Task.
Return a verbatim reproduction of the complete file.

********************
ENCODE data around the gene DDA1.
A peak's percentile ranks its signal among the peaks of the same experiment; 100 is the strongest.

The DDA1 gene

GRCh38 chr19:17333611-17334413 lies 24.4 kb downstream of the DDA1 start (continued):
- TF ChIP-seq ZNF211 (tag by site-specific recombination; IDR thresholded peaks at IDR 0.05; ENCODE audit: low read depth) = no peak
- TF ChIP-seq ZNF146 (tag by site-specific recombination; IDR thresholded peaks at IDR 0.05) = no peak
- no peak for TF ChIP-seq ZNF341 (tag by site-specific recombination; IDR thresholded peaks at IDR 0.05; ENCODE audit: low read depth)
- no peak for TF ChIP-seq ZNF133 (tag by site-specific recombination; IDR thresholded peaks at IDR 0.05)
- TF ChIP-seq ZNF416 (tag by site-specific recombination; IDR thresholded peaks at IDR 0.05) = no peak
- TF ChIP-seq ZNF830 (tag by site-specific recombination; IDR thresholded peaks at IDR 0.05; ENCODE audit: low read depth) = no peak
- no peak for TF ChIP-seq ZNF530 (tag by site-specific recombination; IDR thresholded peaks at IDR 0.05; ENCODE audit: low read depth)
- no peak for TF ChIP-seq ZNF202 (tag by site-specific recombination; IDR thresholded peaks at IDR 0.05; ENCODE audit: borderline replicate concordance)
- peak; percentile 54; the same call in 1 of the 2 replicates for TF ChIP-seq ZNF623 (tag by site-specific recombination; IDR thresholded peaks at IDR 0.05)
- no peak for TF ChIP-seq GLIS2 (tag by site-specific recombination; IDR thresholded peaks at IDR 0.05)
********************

ENCODE data around the gene DDA1.
A peak's percentile ranks its signal among the peaks of the same experiment; 100 is the strongest.

The DDA1 gene

GRCh38 chr19:17333611-17334413 lies 24.4 kb downstream of the DDA1 start (continued):
- TF ChIP-seq ZNF211 (tag by site-specific recombination; IDR thresholded peaks at IDR 0.05; ENCODE audit: low read depth) = no peak
- TF ChIP-seq ZNF146 (tag by site-specific recombination; IDR thresholded peaks at IDR 0.05) = no peak
- no peak for TF ChIP-seq ZNF341 (tag by site-specific recombination; IDR thresholded peaks at IDR 0.05; ENCODE audit: low read depth)
- no peak for TF ChIP-seq ZNF133 (tag by site-specific recombination; IDR thresholded peaks at IDR 0.05)
- TF ChIP-seq ZNF416 (tag by site-specific recombination; IDR thresholded peaks at IDR 0.05) = no peak
- TF ChIP-seq ZNF830 (tag by site-specific recombination; IDR thresholded peaks at IDR 0.05; ENCODE audit: low read depth) = no peak
- no peak for TF ChIP-seq ZNF530 (tag by site-specific recombination; IDR thresholded peaks at IDR 0.05; ENCODE audit: low read depth)
- no peak for TF ChIP-seq ZNF202 (tag by site-specific recombination; IDR thresholded peaks at IDR 0.05; ENCODE audit: borderline replicate concordance)
- peak; percentile 54; the same call in 1 of the 2 replicates for TF ChIP-seq ZNF623 (tag by site-specific recombination; IDR thresholded peaks at IDR 0.05)
- no peak for TF ChIP-seq GLIS2 (tag by site-specific recombination; IDR thresholded peaks at IDR 0.05)